Quit scaring so many fish: Use these simple casting tricks.

Teensy splash of a bait, just a little too close, preceded this explosion as a bonefish evacuates the scene. Photo credit: Stephen Clark

Nothing turns off a fish more in skinny water than the KERPLUNK of a lure or bait on its noggin. Whether you are stalking red drum, bonefish, snook, seatrout, permit or tarpon, soft splashdowns are a must.

“You can make your lure or bait land more delicately.”

By somewhat changing the way you cast, you can make your lure or bait land more delicately. Two tricks: one,“feathering” the landing, and two, casting sidearm to change your bait’s trajectory. These finesse moves are easiest with spinning tackle, especially when presenting jigs, small plastics, live shrimp or crabs.


For the sake of distance or sight-fishing accuracy on the flats, I encourage casting basically overhead, or “three-quarters” overhead with both hands—one hand at the reel seat and the other on the rod butt. If you do this already, and are not too adept at more extreme sidearm deliveries, then here’s what you can do: During the delivery, just as your bait or lure has reached its apex and is on its way down to the surface, feather the line with the fingertips of your rod butt hand. By doing this, you will slow the lure down a bit to soften the splashdown. This also helps with accuracy—it prevents putting the lure or bait too far beyond the spot where you want the bait to land.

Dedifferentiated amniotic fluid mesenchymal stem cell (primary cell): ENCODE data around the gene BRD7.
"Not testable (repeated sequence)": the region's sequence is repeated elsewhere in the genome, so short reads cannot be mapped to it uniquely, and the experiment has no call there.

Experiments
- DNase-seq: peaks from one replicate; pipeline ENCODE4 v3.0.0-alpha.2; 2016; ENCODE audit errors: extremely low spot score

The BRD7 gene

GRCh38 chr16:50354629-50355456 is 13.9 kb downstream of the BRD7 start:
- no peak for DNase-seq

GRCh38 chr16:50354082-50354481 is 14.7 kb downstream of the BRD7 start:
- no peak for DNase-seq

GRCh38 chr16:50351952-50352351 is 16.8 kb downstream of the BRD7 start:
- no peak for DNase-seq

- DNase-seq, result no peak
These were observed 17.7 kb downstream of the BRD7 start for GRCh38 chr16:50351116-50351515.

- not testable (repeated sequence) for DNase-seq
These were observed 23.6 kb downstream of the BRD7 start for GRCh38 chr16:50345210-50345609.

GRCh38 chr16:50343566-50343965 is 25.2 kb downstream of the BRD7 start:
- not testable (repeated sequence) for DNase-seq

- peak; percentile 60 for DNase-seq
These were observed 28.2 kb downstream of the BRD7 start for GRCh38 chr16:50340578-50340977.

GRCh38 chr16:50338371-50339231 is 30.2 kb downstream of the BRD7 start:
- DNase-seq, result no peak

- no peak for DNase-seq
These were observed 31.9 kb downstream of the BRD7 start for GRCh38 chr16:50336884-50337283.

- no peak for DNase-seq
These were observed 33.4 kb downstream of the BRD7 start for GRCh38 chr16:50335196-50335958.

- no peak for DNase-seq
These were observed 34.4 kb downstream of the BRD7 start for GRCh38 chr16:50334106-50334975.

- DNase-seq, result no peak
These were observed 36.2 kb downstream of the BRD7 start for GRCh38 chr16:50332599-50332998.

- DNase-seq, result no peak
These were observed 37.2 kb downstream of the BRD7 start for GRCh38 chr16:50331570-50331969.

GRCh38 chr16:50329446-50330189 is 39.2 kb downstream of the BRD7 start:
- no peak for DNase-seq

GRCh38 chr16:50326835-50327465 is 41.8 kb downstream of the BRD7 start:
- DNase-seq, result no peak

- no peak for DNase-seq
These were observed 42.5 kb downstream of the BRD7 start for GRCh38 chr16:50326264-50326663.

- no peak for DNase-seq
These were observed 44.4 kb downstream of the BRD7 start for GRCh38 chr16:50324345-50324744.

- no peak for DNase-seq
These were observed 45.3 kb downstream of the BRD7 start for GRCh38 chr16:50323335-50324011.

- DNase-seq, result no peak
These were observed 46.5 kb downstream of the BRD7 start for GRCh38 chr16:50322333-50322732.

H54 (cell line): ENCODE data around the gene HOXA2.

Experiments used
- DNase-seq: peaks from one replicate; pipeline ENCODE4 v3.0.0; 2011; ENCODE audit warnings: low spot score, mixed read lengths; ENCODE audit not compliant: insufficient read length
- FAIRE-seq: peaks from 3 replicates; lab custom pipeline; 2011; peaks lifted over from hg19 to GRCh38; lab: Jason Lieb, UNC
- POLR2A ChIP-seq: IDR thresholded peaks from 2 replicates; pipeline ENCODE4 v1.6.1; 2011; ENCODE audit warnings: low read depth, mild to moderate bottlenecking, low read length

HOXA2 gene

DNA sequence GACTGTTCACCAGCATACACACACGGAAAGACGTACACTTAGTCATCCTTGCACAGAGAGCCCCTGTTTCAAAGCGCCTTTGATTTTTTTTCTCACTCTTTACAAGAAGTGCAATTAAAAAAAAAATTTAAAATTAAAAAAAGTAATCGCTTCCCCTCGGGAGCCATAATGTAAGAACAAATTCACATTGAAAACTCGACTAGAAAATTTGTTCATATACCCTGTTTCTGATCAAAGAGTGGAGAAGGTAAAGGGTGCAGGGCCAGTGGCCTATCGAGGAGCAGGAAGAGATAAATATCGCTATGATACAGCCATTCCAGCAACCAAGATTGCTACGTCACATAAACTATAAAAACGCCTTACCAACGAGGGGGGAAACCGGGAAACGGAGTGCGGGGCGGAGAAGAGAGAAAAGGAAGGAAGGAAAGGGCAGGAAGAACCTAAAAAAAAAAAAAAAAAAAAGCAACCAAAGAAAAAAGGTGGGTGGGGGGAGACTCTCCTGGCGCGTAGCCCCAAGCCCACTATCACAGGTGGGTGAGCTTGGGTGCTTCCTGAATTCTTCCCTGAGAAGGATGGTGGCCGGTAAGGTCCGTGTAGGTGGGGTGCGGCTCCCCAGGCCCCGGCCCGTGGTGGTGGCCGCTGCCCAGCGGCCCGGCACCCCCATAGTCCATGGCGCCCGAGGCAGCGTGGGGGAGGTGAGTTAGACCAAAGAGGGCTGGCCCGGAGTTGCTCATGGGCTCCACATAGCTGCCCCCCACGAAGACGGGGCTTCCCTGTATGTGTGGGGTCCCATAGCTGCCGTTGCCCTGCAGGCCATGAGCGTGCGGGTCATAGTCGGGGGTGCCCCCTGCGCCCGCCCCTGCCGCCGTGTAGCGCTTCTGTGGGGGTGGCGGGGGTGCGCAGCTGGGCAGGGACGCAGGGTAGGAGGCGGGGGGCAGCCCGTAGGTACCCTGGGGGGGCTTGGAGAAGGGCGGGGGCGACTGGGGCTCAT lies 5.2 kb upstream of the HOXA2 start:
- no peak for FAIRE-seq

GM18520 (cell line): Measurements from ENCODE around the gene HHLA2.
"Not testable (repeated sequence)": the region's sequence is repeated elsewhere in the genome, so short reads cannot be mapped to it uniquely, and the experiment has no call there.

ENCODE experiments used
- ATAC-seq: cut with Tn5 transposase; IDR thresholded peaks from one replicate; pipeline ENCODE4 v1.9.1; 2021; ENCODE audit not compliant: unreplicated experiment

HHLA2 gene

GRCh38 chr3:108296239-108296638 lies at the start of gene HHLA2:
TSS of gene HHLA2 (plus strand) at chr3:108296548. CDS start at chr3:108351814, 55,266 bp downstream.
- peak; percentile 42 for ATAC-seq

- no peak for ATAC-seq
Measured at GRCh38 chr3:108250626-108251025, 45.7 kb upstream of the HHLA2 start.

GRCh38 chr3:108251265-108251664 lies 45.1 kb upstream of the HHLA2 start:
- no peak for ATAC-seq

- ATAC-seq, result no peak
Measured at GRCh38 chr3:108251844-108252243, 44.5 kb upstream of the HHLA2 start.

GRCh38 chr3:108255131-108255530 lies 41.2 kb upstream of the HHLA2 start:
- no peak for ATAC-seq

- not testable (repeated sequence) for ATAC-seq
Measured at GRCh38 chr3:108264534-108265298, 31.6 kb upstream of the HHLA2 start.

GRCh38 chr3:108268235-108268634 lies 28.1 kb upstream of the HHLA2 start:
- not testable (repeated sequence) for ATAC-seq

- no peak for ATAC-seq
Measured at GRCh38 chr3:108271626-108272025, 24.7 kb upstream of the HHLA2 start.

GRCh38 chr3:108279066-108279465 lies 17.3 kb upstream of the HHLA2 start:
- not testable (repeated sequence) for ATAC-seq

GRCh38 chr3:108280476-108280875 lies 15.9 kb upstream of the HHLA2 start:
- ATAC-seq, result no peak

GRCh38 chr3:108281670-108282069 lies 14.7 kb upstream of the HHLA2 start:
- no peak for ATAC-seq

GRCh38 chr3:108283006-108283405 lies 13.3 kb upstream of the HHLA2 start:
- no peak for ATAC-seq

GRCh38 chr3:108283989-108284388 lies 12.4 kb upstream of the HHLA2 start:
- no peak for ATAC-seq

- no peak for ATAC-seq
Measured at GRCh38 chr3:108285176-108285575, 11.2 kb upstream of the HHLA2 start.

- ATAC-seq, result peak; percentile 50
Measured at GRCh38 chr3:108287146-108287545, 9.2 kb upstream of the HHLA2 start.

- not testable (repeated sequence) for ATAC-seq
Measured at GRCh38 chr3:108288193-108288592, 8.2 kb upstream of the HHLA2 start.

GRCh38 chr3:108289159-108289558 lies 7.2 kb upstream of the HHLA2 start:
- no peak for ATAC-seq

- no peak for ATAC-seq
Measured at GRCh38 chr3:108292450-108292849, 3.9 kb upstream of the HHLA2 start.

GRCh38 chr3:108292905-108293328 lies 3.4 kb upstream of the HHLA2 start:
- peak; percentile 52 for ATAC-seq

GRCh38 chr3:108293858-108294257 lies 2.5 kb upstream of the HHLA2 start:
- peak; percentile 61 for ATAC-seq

If you are seeing fish at the last minute due to light levels, a chopped surface, or dirty water, you definitely want the sidearm cast in your bag of tricks. Using the sidearm cast, fish very close to you will not as easily see your casting motion. I prefer to cast one-handed when sidearm casting at close range. It takes a bit of practice to build accuracy into this cast. If you’re familiar with skip-casting, that deadly delivery of a lure under a dock or low-hanging branches, then you will pick up on sidearm casting on the flats quickly. In fact, you must cast sidearm to skip-cast efficiently. This technique has its limitations for distance but most flats casts are less than 60 feet anyway, and with light enough line, you will make that distance and more quite easily with even a lightweight lure or natural bait. A light, snappy rodtip will help your efforts.

What the sidearm cast does is change the angle of the entry of the bait. It does take a good snap of the wrist to provide the lure speed to keep it airborne so close to the surface as it travels to the landing spot. Done correctly, the bait or lure slows down much closer to the surface than it would if you had cast conventionally, and enters the water very softly. FS

Florida Sportsman Magazine October 2018

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